Every doctor in New Zealand is about to be required to do some soul-searching as part of a new cultural safety training programme to be introduced over the next year by specialist medical colleges.
It will be the first compulsory programme introduced around the world, although there are voluntary programmes in Australia, Canada and the US.
But Te Ohu Rata o Aotearoa chair Professor David Tipene-Leach points out that the nursing profession has made this a training requirement since the 1990s.
He says the NZ Medical Council had ruled that doctors needed to make cultural safety a part of their work but a recent survey found little had changed, which is why the training plan for the colleges is being set up.
He says it’s not about Māori, Pacific or other peoples. “It’s about how do I look at myself, what are my biases, my attitudes, my stereotypes about my patients – how do these things affect the way I work in consultation with patients?
David Tipene-Leach leads cultural safety work in the health sector.
The Big C word
“It asks doctors to think through their wider relationship with equity so in some ways this is about thinking through the big C word – colonisation.
“It’s about me as a doctor, us as providers and how we are doing our best – or not so well – for our patients and groups of patients.”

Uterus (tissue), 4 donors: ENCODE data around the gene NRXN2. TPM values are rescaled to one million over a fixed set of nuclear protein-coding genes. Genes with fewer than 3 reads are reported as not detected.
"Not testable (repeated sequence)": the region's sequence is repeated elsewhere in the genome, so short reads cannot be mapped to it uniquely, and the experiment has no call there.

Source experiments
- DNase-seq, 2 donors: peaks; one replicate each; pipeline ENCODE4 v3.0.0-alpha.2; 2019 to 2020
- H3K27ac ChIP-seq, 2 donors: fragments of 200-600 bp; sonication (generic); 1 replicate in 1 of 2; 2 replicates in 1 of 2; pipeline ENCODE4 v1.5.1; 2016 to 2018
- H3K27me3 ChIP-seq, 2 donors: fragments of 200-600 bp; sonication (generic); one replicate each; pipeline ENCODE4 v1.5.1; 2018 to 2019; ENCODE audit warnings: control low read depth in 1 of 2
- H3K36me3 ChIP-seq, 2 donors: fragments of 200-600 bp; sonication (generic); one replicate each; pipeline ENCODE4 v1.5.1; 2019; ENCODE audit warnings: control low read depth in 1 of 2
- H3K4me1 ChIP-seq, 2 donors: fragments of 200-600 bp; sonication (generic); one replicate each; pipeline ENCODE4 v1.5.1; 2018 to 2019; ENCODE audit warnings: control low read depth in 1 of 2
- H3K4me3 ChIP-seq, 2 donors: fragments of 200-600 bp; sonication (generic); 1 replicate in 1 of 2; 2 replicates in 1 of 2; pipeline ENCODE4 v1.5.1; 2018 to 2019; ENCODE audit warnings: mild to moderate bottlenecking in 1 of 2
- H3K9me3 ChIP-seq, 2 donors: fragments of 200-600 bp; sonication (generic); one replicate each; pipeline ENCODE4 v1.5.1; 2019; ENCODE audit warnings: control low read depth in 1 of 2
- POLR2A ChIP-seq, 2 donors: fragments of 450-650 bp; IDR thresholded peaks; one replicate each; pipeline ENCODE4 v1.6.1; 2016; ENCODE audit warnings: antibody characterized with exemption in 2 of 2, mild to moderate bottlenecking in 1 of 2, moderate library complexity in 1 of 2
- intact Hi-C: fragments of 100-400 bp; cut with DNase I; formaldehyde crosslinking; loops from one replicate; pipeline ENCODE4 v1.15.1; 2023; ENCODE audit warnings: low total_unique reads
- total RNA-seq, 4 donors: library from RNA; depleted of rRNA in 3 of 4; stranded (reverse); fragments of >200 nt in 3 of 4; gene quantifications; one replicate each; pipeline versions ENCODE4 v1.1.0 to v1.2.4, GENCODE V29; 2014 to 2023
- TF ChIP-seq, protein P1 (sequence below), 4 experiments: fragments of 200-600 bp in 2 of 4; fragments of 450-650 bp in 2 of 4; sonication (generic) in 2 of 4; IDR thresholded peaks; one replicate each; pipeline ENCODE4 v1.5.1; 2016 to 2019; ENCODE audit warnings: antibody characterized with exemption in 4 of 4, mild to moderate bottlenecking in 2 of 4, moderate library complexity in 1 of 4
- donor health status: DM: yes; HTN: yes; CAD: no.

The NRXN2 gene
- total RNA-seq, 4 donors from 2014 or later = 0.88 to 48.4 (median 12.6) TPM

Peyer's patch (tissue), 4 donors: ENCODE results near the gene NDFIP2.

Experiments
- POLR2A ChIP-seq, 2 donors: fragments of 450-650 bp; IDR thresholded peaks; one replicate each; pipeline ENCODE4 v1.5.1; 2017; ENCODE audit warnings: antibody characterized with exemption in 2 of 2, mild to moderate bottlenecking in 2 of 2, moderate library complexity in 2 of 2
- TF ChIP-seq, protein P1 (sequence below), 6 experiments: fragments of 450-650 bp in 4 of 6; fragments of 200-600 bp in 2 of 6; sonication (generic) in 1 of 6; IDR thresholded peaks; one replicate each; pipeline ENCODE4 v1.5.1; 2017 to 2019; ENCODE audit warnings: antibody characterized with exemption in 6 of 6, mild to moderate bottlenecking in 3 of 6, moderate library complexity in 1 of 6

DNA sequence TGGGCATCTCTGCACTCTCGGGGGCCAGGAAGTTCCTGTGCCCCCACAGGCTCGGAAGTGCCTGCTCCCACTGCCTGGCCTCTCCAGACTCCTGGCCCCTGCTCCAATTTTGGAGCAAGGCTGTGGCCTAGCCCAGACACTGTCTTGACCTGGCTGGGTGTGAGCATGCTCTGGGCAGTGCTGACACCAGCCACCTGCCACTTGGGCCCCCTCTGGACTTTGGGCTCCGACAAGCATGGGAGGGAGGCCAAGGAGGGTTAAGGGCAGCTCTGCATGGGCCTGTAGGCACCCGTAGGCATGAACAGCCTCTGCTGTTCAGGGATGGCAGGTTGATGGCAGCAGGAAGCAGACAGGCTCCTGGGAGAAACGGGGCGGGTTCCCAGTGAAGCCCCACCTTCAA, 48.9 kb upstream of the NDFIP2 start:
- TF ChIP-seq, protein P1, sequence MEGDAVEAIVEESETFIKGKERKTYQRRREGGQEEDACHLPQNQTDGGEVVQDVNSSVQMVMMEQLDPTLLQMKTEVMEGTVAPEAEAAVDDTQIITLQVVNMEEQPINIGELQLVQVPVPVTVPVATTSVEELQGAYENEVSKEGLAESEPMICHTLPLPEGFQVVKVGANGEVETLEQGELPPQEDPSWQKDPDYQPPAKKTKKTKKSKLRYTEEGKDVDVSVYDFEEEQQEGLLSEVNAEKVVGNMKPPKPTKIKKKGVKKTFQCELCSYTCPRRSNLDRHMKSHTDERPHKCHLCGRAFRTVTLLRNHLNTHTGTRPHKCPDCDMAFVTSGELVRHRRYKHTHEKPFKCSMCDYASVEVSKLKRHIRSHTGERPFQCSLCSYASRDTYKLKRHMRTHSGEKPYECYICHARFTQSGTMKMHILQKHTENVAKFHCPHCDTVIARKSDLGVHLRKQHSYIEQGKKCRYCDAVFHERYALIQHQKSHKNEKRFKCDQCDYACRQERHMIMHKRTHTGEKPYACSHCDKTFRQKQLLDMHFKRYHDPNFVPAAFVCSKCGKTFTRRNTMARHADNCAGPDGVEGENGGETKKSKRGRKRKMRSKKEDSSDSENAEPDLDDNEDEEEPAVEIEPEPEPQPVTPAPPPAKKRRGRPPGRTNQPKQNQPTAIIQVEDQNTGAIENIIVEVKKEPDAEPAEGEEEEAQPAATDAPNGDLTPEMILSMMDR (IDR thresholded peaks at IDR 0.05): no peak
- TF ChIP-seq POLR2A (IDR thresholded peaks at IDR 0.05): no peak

Tipene-Leach says one definition of cultural safety includes aims like being able to pronounce names correctly and being able to live with big whanau in consulting rooms.
“We would think these are cultural competence skills whereas the big picture of culture safety is about us questioning ourselves, for instance looking at all the results of a particular outcome. Did I recommend someone to a stop smoking programme? And then going through and asking what happened to my Māori patients and what happened to my non-Māori patients. Gosh, is there a big difference? Did I not recommend a proportion of my Māori patients to stop smoking programmes and why. How come I did it like that?
Providing a good service
“So cultural safety is essentially asking about your own attitudes and biases and how they play out in you providing service.”
Tipene-Leach says the medical schools have engrained cultural safety in their training for some years now. “
But those of us who are getting on in years didn’t have that. In fact it’s not just the older medical practitioners, it’s anyone from the age of 30 upward.
He acknowledges that the medical workforce is under pressure and resources are small but argues the training programme is meant to be useful. “It might even be fun.”